After programmer John Carmack and three of his fellow Softdisk employees -- John Romero, Adrian Carmack (no relation to John), and Tom Hall -- developed a Super Mario Bros 3 mockup around a Platform Game engine he'd created (view gameplay of Dangerous Dave in Copyright Infringement here), the group struck out on their own and founded id Software. They were major supporters of the Shareware distribution model, and it paid off; at one point in the early '90s, the first episode of Doom was on more hard drives than Microsoft Windows.
John Carmack is the only one of the original founders who remains with the company, and has earned a reputation as one of the industry's most brilliant programmers. As a result of his "programming first" mentality -- he once commented notoriously that stories in video games are like stories in porn; they're expected to be there, but aren't important -- many id releases are Tech Demo Games that show off the features in a new engine, which they then license out to other developers.
It's worth noting that, whenever a new IdTech engine is built, the previous one is released under the GPL licence, thus continuing id's legacy in Warsow, Nexuiz, Alien Arena, Urban Terror (previously a Quake III Arena Game Mod) and OpenArena, among others.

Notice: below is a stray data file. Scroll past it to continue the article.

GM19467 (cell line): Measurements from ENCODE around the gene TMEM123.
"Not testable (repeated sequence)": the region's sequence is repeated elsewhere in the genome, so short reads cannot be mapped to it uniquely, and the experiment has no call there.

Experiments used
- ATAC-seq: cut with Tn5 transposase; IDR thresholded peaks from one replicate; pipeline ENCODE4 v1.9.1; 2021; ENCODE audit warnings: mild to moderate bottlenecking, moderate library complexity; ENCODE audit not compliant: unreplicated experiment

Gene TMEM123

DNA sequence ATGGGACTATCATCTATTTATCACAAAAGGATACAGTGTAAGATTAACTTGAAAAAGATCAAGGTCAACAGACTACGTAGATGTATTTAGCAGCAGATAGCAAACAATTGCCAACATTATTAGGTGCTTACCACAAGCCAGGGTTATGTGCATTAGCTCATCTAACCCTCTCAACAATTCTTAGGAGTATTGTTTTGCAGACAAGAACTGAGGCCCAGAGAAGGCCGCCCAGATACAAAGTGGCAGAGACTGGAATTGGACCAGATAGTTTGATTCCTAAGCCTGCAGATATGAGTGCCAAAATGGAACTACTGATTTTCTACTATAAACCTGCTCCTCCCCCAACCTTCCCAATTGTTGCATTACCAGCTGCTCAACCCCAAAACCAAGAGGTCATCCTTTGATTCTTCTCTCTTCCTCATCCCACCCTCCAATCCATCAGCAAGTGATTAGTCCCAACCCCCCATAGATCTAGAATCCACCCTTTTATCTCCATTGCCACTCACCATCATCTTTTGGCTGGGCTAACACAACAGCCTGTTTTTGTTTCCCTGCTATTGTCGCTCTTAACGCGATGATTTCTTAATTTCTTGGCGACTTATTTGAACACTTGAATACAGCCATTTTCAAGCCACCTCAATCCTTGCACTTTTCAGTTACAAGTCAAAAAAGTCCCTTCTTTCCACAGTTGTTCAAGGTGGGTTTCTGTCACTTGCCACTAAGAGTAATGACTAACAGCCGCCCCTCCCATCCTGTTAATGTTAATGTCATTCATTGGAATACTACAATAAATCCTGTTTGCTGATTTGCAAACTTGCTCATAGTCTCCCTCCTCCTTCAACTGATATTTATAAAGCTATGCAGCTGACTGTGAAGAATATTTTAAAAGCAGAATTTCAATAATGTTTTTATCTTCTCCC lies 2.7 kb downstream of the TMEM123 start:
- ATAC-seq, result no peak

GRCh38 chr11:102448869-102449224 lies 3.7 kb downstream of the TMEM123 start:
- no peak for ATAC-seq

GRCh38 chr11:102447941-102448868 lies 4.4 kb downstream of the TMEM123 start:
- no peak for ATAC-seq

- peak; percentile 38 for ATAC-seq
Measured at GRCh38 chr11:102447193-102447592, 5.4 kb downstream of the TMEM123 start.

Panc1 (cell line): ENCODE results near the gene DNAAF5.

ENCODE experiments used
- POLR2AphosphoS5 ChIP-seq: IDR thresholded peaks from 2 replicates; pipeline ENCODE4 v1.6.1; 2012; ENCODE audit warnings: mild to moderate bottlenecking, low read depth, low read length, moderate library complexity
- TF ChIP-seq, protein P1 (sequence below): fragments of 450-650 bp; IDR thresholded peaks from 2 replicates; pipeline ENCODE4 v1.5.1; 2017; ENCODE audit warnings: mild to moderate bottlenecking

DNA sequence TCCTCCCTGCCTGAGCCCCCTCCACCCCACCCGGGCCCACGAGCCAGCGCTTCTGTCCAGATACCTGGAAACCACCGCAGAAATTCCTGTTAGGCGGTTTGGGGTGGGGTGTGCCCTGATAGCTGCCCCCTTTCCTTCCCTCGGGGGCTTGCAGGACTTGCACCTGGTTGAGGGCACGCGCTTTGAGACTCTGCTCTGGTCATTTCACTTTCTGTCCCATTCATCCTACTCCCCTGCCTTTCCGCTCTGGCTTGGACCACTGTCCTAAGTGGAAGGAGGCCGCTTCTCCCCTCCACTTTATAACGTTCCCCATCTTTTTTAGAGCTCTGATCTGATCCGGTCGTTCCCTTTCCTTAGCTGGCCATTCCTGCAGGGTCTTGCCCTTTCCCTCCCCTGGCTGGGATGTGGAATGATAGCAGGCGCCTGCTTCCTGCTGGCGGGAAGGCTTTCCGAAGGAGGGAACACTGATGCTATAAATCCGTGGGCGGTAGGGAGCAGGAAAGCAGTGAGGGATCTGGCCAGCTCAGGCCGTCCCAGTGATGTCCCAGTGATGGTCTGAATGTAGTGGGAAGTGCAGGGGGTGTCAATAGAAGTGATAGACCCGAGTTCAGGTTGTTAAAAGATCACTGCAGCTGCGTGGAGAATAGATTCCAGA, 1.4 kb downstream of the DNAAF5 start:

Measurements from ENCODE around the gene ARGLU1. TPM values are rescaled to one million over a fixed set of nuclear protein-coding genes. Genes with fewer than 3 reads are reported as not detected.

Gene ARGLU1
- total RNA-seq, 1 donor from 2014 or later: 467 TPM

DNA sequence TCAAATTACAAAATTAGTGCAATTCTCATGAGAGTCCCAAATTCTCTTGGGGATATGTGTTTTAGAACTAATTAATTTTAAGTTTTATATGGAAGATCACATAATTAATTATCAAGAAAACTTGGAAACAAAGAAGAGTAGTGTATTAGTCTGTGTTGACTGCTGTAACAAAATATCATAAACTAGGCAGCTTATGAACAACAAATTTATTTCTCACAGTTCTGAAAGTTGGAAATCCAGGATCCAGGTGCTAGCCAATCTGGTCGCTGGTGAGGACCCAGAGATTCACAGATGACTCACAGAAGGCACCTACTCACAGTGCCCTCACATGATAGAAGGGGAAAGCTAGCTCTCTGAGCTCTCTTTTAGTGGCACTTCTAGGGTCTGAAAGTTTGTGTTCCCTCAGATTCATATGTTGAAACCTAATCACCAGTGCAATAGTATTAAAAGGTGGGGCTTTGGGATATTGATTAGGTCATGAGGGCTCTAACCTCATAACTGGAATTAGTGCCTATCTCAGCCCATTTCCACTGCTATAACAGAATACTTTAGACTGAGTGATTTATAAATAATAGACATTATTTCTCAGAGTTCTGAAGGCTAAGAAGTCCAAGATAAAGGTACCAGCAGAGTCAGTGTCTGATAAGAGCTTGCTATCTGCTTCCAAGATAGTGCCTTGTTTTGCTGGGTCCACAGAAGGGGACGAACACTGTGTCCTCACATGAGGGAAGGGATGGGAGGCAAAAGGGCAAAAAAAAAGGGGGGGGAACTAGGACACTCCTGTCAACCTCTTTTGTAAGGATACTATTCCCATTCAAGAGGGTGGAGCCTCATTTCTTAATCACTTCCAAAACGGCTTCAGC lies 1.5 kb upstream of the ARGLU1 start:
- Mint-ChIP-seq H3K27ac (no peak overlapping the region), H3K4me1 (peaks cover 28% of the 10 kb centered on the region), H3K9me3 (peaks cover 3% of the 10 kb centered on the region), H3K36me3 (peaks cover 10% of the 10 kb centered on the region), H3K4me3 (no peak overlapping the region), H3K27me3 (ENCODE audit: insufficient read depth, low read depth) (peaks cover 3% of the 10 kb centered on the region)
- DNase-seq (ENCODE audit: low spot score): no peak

Currently, id Software is part of Zenimax Multimedia (who also houses developers Bethesda Game Studios, creators of the Elder Scrolls saga, Tango Gameworks, and others). In 2011, id announced that it would no longer be licensing out it's idTech engines (though still releasing previous engines). Instead, Carmack will focus solely on in-house development (which he loves) engine development for id and the greater Zenimax studios.
For the record, it's pronounced as one syllable (ID, with a short I, not EYE-DEE), after the part of the Freudian psyche that deals with instinct and pleasure-seeking. In other words, perfect for a company making games.
Among the games id Software has developed:
- Commander Keen series
- Wolfenstein series
- Doom series
- Quake series